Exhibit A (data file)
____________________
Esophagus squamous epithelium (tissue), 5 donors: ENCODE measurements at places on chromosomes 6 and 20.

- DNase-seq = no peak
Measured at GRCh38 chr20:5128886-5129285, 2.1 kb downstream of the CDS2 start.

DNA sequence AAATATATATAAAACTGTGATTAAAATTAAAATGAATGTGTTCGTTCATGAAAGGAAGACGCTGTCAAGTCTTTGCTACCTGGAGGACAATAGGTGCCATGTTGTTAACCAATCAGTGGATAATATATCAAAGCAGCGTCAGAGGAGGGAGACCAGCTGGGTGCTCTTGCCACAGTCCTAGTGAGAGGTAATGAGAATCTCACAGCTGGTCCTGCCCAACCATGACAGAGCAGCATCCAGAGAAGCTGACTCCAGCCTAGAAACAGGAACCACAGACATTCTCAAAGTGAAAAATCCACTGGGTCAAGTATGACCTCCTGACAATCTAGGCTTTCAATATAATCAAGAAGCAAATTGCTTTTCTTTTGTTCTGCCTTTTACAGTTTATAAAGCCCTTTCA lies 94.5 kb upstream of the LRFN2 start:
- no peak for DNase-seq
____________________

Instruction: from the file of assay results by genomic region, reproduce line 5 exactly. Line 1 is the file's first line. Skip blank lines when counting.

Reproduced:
- no peak for DNase-seq